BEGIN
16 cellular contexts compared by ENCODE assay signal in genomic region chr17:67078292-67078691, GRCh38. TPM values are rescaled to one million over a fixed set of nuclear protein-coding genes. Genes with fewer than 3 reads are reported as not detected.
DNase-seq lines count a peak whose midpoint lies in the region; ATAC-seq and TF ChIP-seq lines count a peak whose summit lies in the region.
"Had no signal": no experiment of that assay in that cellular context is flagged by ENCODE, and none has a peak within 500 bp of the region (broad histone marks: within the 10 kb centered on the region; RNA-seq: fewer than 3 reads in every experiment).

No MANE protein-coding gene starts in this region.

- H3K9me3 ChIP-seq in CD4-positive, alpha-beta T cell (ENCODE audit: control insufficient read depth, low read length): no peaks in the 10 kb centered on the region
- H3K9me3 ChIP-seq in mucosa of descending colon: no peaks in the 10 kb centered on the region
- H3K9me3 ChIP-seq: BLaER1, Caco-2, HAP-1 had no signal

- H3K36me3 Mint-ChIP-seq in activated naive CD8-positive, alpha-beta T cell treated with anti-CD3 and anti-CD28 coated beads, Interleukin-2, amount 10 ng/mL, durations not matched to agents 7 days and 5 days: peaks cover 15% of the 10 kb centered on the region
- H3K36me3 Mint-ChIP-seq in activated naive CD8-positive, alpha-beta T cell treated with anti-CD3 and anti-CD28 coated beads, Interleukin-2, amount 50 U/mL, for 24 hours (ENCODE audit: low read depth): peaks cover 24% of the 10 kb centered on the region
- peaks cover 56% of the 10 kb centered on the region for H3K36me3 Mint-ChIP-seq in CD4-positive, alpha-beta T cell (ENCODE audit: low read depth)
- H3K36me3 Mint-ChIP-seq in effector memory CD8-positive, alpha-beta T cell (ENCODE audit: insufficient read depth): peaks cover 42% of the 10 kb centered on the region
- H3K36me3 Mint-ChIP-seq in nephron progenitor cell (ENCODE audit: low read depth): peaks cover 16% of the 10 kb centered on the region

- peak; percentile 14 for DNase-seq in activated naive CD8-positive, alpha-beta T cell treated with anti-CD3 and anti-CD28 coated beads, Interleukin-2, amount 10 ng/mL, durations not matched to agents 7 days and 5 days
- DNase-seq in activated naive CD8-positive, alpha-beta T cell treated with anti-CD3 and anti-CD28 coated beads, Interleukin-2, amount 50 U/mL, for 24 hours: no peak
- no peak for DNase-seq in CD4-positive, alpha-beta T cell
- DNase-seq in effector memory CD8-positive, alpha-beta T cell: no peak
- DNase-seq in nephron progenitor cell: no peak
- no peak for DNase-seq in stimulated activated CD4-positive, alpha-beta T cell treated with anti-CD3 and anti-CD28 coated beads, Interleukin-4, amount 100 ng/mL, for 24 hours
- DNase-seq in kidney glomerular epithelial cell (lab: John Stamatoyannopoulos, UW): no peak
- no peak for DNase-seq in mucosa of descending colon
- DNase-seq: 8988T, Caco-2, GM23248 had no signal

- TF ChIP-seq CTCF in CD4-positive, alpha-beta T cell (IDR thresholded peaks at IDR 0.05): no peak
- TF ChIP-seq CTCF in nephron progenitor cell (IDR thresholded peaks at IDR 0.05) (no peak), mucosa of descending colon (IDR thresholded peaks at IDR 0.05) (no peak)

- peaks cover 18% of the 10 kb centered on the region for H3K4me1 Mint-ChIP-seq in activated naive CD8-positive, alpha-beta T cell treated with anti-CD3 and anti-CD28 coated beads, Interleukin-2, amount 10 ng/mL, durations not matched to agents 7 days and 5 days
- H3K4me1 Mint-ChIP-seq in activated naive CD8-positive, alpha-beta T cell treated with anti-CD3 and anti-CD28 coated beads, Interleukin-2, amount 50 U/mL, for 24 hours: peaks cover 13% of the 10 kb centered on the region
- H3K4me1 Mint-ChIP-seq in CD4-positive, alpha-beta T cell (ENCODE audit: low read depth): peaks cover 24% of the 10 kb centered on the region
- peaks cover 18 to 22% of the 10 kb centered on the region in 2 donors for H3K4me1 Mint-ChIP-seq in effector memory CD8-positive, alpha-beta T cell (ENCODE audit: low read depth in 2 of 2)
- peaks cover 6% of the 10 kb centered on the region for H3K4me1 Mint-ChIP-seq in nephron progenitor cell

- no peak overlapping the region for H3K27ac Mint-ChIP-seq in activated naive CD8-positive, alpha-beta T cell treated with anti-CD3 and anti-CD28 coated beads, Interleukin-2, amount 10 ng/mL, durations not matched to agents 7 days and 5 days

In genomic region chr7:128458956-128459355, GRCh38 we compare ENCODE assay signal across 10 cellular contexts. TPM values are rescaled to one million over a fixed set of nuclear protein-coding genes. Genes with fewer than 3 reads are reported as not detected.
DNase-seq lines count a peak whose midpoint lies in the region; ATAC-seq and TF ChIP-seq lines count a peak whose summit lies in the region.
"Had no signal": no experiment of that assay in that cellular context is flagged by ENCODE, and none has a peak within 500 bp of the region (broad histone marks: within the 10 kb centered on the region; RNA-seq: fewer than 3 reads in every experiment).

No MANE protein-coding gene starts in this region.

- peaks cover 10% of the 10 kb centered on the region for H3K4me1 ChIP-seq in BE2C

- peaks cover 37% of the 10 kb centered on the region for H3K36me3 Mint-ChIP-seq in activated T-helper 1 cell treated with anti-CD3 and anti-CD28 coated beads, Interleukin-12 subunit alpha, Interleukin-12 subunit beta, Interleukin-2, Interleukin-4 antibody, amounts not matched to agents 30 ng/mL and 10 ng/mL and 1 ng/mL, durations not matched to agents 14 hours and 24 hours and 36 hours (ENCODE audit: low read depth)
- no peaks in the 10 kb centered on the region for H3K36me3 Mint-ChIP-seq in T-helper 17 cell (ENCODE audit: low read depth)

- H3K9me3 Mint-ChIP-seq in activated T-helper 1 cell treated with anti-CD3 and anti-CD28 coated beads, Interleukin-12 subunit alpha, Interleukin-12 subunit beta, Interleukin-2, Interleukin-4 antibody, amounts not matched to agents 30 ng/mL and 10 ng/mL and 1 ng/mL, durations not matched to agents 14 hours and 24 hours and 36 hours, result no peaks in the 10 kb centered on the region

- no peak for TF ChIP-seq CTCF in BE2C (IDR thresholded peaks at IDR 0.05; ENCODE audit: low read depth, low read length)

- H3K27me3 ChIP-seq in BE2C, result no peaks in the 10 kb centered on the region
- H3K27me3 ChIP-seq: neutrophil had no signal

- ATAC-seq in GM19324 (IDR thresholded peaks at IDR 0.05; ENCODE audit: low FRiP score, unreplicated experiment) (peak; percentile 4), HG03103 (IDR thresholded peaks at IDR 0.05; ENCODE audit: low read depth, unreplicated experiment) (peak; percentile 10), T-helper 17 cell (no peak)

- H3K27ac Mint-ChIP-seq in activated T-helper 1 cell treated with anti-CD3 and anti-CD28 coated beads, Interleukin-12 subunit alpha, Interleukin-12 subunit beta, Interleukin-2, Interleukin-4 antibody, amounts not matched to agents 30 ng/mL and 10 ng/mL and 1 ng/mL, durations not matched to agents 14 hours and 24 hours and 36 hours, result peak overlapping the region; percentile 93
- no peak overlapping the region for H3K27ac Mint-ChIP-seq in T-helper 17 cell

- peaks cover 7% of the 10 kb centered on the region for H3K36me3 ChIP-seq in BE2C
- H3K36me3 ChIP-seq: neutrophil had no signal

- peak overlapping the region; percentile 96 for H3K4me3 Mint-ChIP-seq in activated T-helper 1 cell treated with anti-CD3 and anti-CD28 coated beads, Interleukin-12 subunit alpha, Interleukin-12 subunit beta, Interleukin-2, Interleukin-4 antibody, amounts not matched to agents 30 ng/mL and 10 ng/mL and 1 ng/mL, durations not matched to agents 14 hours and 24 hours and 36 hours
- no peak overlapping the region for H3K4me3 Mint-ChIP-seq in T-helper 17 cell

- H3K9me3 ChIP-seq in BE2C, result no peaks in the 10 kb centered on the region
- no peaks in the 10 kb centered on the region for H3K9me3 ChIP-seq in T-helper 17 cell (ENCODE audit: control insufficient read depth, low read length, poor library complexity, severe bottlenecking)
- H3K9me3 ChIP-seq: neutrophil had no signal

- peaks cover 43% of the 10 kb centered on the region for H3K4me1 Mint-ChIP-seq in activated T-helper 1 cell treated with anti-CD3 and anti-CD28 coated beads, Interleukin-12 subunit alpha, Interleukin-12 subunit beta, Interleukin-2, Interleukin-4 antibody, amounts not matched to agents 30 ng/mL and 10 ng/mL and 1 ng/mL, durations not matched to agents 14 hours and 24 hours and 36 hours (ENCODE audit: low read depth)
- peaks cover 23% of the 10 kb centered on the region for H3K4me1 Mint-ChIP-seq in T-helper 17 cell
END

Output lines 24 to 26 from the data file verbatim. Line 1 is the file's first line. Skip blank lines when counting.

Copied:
- peaks cover 18% of the 10 kb centered on the region for H3K4me1 Mint-ChIP-seq in activated naive CD8-positive, alpha-beta T cell treated with anti-CD3 and anti-CD28 coated beads, Interleukin-2, amount 10 ng/mL, durations not matched to agents 7 days and 5 days
- H3K4me1 Mint-ChIP-seq in activated naive CD8-positive, alpha-beta T cell treated with anti-CD3 and anti-CD28 coated beads, Interleukin-2, amount 50 U/mL, for 24 hours: peaks cover 13% of the 10 kb centered on the region
- H3K4me1 Mint-ChIP-seq in CD4-positive, alpha-beta T cell (ENCODE audit: low read depth): peaks cover 24% of the 10 kb centered on the region